Overactive Bladder at Night (Nocturia)
Do you have to wake up several times at night to relieve yourself? Is it affecting the quality of your sleep and your health in general? You may have nocturia. Understanding its symptoms, causes, and treatment is the first step to improving your condition.
What Is Nocturia?
Nocturia is characterized by making at least two trips to the bathroom in the evening to urinate. This condition affects millions of Americans and is one of the many reasons behind poor sleep quality.
It can affect both men and women, young and old. But according to a study published in The National Center for Biotechnology Information (NCBI), 76% of women and 60% of men who are at least 40 years old wake up more than once in the evening to urinate.
Although older people are at a higher risk of suffering from nocturia, it shouldn’t be considered a condition that you can’t prevent. There are things you can do to cut down the number of your trips to the bathroom and sleep better at night.
What Are The Causes Of Nocturia?
The causes of nocturia range from poor lifestyle choices to hormonal changes to health problems. The most common causes are the following:
- Drinking too much before sleeping.
- Training yourself to wake up several times in the evening to urinate.
- Taking medications that induce frequent urination, such as diuretics and cardiac glycosides.
- Bladder obstructions or infections.
- Prostatic hyperplasia.
- Congestive heart failure.
- Kidney disease or kidney failure.
What Are The Types Of Nocturia?
- Polyuria – This is a condition where you urinate more than 3,000 mL per day. It’s commonly due to drinking excessive amounts of fluid. This can be due to certain medical conditions, such as untreated Type 1 or Type 2 diabetes.
- Nocturnal Polyuria – With this type, frequent urination only happens at night. Individuals who have congestive heart failure, edema of the lower extremities, or a high-sodium diet are predisposed to experiencing this condition.
- Nocturnal Urinary Frequency – This condition occurs when you urinate frequently but in small amounts. There’s no increase in the urine volume your body produces, but your bladder doesn’t empty completely each time.
What Are The Effects?
Nocturia is not only a nuisance but can also create significant health problems when not addressed promptly. The likely impacts of nocturia on your sleep quality and overall health can be –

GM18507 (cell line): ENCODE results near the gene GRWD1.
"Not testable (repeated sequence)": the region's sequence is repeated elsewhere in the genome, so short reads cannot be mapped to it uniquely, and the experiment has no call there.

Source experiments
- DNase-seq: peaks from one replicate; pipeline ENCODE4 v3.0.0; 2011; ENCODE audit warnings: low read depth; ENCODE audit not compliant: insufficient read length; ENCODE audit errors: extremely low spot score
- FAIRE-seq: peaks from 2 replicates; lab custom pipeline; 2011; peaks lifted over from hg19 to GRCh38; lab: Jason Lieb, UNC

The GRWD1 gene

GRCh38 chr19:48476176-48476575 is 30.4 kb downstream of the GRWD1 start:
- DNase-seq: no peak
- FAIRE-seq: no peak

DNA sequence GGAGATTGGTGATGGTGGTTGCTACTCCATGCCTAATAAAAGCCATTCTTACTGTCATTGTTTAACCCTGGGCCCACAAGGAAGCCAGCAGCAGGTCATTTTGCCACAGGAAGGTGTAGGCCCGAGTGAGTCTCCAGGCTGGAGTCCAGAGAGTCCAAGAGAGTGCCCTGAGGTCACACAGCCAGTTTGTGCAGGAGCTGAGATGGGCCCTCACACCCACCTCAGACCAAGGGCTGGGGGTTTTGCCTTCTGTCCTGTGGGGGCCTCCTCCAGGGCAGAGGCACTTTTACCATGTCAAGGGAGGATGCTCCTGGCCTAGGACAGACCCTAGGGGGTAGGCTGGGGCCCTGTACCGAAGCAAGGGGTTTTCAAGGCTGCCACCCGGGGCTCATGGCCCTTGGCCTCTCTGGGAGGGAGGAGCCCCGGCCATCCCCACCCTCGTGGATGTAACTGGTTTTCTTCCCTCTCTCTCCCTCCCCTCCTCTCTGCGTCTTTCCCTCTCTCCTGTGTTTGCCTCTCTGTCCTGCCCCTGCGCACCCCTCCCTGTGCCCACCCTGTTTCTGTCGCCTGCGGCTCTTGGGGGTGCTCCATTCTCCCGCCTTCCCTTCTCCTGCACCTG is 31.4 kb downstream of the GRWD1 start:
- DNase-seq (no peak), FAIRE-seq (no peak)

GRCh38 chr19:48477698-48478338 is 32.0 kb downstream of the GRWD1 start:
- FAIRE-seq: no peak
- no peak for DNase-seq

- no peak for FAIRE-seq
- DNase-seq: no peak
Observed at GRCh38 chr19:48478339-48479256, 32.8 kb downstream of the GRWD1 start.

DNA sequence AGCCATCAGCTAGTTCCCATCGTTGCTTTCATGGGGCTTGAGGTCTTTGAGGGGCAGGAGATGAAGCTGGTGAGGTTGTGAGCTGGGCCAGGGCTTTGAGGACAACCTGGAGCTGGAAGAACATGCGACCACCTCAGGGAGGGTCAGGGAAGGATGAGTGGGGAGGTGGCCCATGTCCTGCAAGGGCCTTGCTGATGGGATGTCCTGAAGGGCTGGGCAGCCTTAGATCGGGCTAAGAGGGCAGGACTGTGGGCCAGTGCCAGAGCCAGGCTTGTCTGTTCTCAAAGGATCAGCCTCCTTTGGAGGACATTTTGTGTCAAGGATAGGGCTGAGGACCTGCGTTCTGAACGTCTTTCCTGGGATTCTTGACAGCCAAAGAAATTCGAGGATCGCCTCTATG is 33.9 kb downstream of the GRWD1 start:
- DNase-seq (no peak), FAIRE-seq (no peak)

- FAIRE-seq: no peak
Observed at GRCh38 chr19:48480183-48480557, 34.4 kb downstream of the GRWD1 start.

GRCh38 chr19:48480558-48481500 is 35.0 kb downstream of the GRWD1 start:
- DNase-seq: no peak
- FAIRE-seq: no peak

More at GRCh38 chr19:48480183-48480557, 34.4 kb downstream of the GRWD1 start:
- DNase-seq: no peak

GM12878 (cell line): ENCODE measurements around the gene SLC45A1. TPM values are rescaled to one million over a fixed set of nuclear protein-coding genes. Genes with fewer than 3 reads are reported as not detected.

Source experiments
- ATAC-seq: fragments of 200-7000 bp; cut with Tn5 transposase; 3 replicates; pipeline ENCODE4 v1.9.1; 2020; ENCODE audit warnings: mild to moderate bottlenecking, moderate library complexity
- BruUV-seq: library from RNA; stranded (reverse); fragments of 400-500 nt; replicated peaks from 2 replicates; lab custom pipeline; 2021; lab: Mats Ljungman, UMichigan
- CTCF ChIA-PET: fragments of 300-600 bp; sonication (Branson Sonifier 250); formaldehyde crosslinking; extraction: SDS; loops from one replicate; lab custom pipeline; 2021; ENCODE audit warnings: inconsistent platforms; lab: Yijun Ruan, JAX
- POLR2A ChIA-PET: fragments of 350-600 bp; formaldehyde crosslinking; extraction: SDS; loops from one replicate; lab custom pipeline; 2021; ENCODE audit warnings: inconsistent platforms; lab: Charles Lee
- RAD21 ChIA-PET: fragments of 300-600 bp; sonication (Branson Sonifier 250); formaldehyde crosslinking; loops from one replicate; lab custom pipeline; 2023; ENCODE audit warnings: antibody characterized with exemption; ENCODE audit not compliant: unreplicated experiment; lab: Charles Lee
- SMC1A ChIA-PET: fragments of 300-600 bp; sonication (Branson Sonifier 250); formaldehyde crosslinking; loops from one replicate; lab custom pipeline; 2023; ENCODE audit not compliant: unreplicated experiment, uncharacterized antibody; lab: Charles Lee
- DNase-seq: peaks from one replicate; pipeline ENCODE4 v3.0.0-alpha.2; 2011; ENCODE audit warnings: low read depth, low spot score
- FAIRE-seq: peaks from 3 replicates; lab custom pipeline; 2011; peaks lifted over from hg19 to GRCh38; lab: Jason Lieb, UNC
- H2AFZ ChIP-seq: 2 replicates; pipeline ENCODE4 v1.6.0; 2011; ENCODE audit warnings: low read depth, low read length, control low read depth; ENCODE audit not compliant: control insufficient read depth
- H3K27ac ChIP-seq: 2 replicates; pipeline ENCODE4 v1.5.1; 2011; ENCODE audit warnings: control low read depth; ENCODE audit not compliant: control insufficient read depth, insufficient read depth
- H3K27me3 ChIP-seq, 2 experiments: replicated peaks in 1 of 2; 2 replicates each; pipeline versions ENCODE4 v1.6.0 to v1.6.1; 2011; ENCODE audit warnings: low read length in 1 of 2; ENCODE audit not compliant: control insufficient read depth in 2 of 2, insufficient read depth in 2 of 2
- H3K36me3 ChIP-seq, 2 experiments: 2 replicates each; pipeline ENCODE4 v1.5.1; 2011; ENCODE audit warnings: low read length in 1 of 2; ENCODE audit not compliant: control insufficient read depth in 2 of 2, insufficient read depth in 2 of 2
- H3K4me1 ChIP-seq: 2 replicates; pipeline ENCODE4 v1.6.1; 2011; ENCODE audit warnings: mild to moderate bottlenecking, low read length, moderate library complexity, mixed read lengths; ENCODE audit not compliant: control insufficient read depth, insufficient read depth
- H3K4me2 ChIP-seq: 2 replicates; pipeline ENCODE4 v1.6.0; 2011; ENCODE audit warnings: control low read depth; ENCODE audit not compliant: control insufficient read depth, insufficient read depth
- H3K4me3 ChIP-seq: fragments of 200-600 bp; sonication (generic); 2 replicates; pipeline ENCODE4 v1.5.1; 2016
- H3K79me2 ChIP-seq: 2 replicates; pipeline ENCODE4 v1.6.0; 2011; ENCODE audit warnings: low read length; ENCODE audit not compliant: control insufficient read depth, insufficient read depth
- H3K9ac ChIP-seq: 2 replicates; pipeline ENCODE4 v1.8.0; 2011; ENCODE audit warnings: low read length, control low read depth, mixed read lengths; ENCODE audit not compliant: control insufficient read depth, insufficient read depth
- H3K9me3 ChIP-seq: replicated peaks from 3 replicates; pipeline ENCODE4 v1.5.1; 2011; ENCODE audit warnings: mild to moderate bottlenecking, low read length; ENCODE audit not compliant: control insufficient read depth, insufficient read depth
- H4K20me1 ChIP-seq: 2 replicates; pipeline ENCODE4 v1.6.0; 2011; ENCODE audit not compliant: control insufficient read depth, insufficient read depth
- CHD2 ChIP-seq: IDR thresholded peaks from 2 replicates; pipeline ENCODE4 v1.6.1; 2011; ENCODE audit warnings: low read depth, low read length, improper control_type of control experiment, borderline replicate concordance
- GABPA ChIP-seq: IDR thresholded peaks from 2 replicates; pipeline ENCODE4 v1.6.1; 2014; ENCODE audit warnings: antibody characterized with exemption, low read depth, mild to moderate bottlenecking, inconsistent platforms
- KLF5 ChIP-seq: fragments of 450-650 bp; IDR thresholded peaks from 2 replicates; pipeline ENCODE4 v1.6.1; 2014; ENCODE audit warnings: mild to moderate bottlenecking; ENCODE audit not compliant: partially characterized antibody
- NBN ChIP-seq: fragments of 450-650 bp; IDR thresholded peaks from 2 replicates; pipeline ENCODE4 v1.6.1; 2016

- Reduced and low-quality sleep at night.
- Persistent drowsiness during the day.
- Impaired mental and physical function.
- Higher risks of accidents, such as falls and fractures.
- Irritability and depression in worse cases.
What Are The Treatment Options?
When you visit your doctor, you’ll undergo a thorough physical examination, urinalysis, and urine culture. In some cases, you’ll be asked to come in for a bladder scan, cystoscopy, or urodynamic testing.
Your doctor will ask you questions to help determine the underlying cause of the condition. The questions cover the following –
- When the symptoms start to appear.
- If you produce small or large amounts of urine.
- How many times you urinate every night.
- If you notice any changes in the volume of your urine.
- How much coffee or alcoholic content you drink every day.
- Any recent changes to your diet.
- Whether you get enough sleep at night.
The treatment provided will depend on what’s deemed to be the underlying cause of your medical condition. The medications most often prescribed include –
- Anticholinergic drugs – to treat bladder muscle issues.
- Desmopressin – to help the kidneys produce less urine.
- Diuretic medicines – to regulate the production of urine.
You will be advised to make some behavioural changes to treat nocturia, such as the following:
- Limit the volume of fluids you take at night, especially before bed.
- Limit, if not totally avoid, drinking caffeine and alcohol in the evening.
- Take afternoon naps because it helps your body absorb fluid into your bloodstream.
- Elevate your legs so that fluid can be distributed back into your bloodstream, so you minimize your trips to the bathroom.
Nocturia can be a debilitating condition if not treated correctly and quickly. It affects not only your sleep but also your physical and mental health. Seek professional medical help if you notice signs of nocturia. Your doctor will determine the underlying cause of your condition and create a treatment plan that’s suitable for your situation.